Bollywood controversy

First ‘Simran’ and then ‘Manikarnika’: This is Kangana Ranaut’s good-bad week

In a legal notice, Ketan Mehta has accused the actress of hijacking his project ‘Rani of Jhansi – The Warrior Queen’.

Kangana Ranaut is fighting on two fronts at the moment. She is defending herself from having taken undue writing and story credits for her upcoming film Simran. Another movie starring the Queen and Tanu Weds Manu actress is the subject of a legal notice by Ketan Mehta. The filmmaker has claimed that Ranaut stole a project that he had planned to direct with her and started work on the idea with another producer.

The project in question was launched as Manikarnika: The Queen of Jhansi, through a 20-foot tall poster and a dip in the Ganga in Varanasi earlier this month.

Manikarnika is being produced by Zee Studios and Kamal Jain and directed by Krish, who has previously made Gamyam, Gabbar and Kanche. Mehta told The Indian Express in an interview that Ranaut had agreed to star as the nineteenth-century queen a year-and-a-half ago. The film, titled Rani of Jhansi – The Warrior Queen, was meant to have an English version too.

Mehta said that he was shocked to read that Ranaut had announced the film with Jain, who was allegedly a prospective co-producer on the original Rani of Jhansi film. “We had shared several drafts of the script, all the visual material and references of the film and designs over a period of time with her,” Mehta said. “We had already tied up with an international co-producer and we’re looking out for an Indian co-producer.”

The development comes on the heels of the Simran controversy. Hansal Mehta’s upcoming movie is about a Gujarati housewife in America who becomes a criminal. The September 15 release is loosely based on a BBC profile of an Indian-American nurse named Sandeep Kaur, who became a bank robber to support herself.

Apurva Asrani, who has collaborated on the writing and editing of five of Hansal Mehta’s films, has accused Ranaut of eating into his contributions to Simran. Asrani is credited with the film’s story, screenplay and dialogue, while Ranaut has “additional story and dialogue credit”.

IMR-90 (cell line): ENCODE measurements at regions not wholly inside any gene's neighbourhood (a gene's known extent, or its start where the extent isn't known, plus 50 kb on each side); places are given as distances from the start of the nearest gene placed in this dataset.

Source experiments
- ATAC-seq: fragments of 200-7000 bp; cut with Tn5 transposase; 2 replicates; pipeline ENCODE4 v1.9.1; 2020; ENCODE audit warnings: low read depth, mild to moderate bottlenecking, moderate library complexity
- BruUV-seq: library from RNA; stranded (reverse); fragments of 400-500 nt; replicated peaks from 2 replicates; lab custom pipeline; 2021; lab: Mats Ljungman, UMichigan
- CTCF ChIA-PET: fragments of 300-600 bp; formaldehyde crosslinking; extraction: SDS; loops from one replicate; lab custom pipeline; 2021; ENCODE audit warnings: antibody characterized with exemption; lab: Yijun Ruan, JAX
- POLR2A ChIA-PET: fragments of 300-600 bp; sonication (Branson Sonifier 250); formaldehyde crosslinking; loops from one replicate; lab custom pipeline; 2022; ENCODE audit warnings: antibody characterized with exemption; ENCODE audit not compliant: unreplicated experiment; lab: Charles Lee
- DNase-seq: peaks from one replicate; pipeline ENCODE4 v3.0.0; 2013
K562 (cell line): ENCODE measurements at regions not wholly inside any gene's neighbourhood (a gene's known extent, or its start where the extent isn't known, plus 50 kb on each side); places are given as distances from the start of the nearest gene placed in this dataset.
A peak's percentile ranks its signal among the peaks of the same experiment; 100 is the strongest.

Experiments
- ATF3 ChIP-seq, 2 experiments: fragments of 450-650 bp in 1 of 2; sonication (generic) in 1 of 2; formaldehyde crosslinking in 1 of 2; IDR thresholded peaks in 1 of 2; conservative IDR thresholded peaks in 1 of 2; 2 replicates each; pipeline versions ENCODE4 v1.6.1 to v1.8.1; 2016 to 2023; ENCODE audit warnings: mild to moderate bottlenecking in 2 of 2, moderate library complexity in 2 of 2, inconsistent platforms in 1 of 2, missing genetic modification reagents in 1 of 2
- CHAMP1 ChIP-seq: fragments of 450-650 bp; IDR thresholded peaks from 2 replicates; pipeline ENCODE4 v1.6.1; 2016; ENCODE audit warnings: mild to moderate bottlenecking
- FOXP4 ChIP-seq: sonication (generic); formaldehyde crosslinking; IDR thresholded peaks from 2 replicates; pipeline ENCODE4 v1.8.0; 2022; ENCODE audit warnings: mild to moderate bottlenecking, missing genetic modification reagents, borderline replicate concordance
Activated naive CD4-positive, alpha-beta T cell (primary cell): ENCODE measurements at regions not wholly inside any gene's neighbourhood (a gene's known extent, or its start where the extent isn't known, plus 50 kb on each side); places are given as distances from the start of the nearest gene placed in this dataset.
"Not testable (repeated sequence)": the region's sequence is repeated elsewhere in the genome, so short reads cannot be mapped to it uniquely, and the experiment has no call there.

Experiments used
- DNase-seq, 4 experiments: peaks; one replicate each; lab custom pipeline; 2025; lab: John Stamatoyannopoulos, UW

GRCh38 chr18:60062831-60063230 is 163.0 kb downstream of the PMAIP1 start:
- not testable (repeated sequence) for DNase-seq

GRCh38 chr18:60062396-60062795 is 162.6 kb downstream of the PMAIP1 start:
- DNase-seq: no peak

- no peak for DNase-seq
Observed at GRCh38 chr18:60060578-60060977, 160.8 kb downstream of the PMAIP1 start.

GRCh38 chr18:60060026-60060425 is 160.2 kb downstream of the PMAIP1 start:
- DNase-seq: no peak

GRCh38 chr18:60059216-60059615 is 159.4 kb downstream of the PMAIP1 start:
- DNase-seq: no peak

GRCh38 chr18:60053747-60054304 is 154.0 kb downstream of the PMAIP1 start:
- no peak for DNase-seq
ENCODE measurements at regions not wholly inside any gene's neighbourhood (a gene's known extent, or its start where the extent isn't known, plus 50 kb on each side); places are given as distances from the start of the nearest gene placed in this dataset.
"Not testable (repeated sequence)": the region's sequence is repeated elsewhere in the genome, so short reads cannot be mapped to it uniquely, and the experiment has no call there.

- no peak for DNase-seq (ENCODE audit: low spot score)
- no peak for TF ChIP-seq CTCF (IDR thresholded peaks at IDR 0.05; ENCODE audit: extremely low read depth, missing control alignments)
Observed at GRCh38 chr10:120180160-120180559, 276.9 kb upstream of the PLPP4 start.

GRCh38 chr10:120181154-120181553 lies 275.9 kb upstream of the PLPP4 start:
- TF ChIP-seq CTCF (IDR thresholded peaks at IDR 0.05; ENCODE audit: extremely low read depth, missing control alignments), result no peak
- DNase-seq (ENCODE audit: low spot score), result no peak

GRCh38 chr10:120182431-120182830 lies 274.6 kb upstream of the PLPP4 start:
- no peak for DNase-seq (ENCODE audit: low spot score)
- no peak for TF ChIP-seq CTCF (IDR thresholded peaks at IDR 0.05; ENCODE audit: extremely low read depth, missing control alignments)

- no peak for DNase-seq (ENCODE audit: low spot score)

In an interview to the Mumbai Mirror tabloid, Asrani claimed, “I didn’t know that Hansal had promised Kangana part of the writing credit till I had finished the edit. By the time I got to know, the announcement had been made.” Asrani was dropped as the editor of Simran after the interview.

Kangana Ranaut and Hansal Mehta on the sets of Simran.
Kangana Ranaut and Hansal Mehta on the sets of Simran.

A Facebook post in which Asrani asked Hansal Mehta, who had chosen to stay silent all along, to “show some spine” finally evoked reactions from Simran’s producer Shailesh Singh, Ranaut and Mehta. Shailesh Singh said in a press release, “Apurva has a legal document in his possession signed by all parties — Kangana, Hansal, the producers and himself wherein he agrees to the credits given by us.” Singh claimed that a “printing error” was the reason for the order in which the credits appeared on the film poster. “If this is about him versus Kangana, I want to clarify that to please an actress; I’d have paid her more… Once the film hits screens, we will release the script online for the world to judge,” he said.

Ranaut told the Huffington Post that she hadn’t stolen anybody’s work, and didn’t want to be short-changed for her alleged contributions to Simran. “Nobody can take away from the fact that if Simran today is a story of a divorced woman, it’s entirely introduced by me,” she said in the interview. “If the film has feminist undercurrents, I included that... Even Apurva cannot take away from that, why should I be giving my precious time when I already have other commitments.”

Hansal Mehta too finally broke his silence and put out a series of tweets, declaring that “My spine is whatever it is, weak or strong.” The last word on the subject hasn’t been said yet.

Hansal Mehta's tweet.
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From catching Goan dances in Lisbon to sampling langar in Munich

A guide to the surprising Indian connect in Lisbon and Munich.

For several decades, a trip to Europe simply meant a visit to London, Paris and the Alps of Switzerland. Indians today, though, are looking beyond the tried and tested destinations and making an attempt to explore the rest of Europe as well. A more integrated global economy, moreover, has resulted in a more widespread Indian diaspora. Indeed, if you know where to look, you’ll find traces of Indian culture even in some unlikely cities. Lisbon and Munich are good cities to include in your European sojourn as they both offer compelling reasons to visit, thanks to a vibrant cultural life. Here’s a guide to everything Indian at Lisbon and Munich, when you wish to take a break from all the sight-seeing and bar crawling you’re likely to indulge in.

Lisbon

Lisbon is known as one of the most vibrant cities in Western Europe. On its streets, the ancient and the modern co-exist in effortless harmony. This shows in the fact that the patron saint day festivities every June make way for a summer that celebrates the arts with rock, jazz and fado concerts, theatre performances and art exhibitions taking place around the city. Every two years, Lisbon also hosts the largest Rock festival in the world, Rock in Rio Lisboa, that sees a staggering footfall.